As we have seen, it is a central characteristic of Spinoza’s rationalism that everything can – at least in principle – be explained; there are no brute facts. Moreover, everything has its cause through which it can be explained. Indeed, according to Spinoza, not only the existence of everything that exists but also the non-existence of everything that does not exist requires an explanation:
For each thing there must be assigned a cause, or reason, as much for its existence as for its nonexistence. For example, if a triangle exists, there must be a reason or cause why it exists; but if it does not exist, there must also be a reason or cause which prevents it from existing, or which takes its existence away. (1p11d2)
The essentialist, rationalist, necessitarian, and monist system explicated above is designed to offer us a proper metaphysical picture of why things exist, and of the way they do. And since that system’s specifically shaped entities – regardless whether we consider them sub specie aeternitatis or durationis – are real, what follows from their essences must be real effects. The ordered whole of real things is an infinite causal network. Reasons for thinking in this way will become clearer below, but on a general level it can be observed that this transition into causality evinces Spinoza’s silent but persistent sensitivity to a focal intuition of the Aristotelian tradition: that real entities are causally efficacious, or powerful, ones. This means that the ontological structure of things is played out in the causal register, and understanding the nature of Spinoza’s dynamic system must thus proceed through an accurate analysis of the view of causality it involves.
The axioms concerning causes and effects are located at the beginning of the Ethics:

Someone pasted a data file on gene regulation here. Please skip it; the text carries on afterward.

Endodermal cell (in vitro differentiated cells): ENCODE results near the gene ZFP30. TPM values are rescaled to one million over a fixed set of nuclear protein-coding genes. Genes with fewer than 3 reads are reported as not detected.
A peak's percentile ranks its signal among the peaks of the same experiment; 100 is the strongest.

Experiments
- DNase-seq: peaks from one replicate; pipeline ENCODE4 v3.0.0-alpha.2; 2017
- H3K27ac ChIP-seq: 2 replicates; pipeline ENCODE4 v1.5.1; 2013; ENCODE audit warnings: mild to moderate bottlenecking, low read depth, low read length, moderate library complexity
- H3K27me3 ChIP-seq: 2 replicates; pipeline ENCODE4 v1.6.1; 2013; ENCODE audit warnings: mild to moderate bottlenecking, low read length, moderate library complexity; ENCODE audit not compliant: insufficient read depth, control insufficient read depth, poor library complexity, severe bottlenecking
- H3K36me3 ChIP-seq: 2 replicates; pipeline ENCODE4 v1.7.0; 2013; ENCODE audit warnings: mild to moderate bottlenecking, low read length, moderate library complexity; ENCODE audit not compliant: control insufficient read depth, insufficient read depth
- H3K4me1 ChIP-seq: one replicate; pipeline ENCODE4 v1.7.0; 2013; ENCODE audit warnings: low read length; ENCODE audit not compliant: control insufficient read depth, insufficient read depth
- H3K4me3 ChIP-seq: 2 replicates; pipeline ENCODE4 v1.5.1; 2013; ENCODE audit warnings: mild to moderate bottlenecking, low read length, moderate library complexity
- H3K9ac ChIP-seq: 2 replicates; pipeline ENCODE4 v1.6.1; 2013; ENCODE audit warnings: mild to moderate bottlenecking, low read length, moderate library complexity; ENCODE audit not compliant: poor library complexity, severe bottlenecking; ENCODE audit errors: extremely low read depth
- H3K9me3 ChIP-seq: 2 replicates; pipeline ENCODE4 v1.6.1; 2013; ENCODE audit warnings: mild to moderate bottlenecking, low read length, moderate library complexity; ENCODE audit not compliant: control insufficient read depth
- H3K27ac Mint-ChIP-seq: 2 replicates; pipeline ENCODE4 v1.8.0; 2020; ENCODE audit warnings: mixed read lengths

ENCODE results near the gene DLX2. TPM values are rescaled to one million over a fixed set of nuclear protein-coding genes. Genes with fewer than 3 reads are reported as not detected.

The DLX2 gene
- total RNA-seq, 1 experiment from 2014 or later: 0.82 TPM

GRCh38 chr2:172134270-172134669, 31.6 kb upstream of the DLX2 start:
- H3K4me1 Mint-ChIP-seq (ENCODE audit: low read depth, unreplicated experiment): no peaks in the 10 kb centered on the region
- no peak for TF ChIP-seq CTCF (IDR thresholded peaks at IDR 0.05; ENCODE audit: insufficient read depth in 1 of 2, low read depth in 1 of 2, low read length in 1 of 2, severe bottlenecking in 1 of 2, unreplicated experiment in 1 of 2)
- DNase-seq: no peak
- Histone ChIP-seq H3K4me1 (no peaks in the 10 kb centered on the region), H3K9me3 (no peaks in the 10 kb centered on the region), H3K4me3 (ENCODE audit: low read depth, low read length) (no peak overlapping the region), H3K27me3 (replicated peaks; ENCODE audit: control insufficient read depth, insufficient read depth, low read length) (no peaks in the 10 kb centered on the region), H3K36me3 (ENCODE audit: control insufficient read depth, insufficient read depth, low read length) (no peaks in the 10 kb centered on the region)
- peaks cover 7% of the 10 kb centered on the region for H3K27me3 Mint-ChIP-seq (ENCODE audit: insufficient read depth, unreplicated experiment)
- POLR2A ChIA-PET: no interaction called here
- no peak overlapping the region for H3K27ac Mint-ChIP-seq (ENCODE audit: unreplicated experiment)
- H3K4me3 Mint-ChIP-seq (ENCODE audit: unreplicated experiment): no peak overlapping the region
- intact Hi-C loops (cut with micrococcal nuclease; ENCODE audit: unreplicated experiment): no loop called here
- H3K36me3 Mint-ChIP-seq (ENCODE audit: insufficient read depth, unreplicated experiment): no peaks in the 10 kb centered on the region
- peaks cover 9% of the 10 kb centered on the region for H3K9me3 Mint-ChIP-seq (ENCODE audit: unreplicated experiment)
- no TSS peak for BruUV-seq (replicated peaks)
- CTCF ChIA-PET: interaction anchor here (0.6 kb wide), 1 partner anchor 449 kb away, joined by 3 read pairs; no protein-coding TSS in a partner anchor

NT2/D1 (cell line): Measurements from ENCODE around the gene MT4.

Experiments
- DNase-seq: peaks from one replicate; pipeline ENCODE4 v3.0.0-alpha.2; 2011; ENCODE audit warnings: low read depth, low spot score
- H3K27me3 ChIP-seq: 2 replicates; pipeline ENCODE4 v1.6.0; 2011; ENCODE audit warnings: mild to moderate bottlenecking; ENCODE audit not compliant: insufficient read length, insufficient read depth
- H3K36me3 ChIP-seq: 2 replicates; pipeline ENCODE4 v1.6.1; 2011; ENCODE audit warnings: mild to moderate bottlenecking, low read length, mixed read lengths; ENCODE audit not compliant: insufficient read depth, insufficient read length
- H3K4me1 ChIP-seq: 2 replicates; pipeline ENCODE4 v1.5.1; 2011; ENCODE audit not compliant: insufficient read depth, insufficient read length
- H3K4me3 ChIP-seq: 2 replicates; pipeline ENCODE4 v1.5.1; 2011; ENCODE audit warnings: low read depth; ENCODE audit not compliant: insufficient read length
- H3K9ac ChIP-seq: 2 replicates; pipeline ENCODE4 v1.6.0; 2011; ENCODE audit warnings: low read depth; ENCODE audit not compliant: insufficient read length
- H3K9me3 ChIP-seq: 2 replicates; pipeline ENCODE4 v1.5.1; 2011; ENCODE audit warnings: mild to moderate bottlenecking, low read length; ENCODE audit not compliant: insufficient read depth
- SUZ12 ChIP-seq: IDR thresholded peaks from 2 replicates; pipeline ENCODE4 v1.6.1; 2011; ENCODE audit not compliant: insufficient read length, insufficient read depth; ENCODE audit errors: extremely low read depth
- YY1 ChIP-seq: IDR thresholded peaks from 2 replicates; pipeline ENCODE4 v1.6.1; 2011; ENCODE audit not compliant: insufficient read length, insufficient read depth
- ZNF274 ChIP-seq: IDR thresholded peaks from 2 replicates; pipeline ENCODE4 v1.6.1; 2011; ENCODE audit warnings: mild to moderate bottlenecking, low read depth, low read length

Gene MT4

From a given determinate cause the effect follows necessarily; and conversely, if there is no determinate cause, it is impossible for an effect to follow. (1a3)
The knowledge of an effect depends on, and involves, the knowledge of its cause. (1a4)
So, causation involves necessity, nothing is outside of it, and effects are known through their causes. In addition to these highly abstract contentions, the latter half of the first part of the Ethics deserves to be taken up, for it discusses first and foremost God’s causality. In fact, a proposition we are already familiar with, 1p16, signals the beginning of the discussion. It would be difficult to overestimate the importance of that proposition, for in it and its corollaries Spinoza designates what his basic ontological tenets amount to when put in causal terms. Recall that the proposition ‘[f]rom the necessity of the divine nature there must follow infinitely many things in infinitely many modes (i.e., everything which can fall under an infinite intellect)’ turns, to a great extent, on the contention that ‘the intellect infers from the given definition of any thing a number of properties that really do follow necessarily from it (i.e., from the very essence of the thing)’, which, in turn, is a compact formulation of Spinoza’s essentialist understanding of the nature and structure of being. And then, with no forewarning, comes a statement concerning causality: ‘From this it follows that God is the efficient cause of all things which can fall under an infinite intellect’ (1p16c1).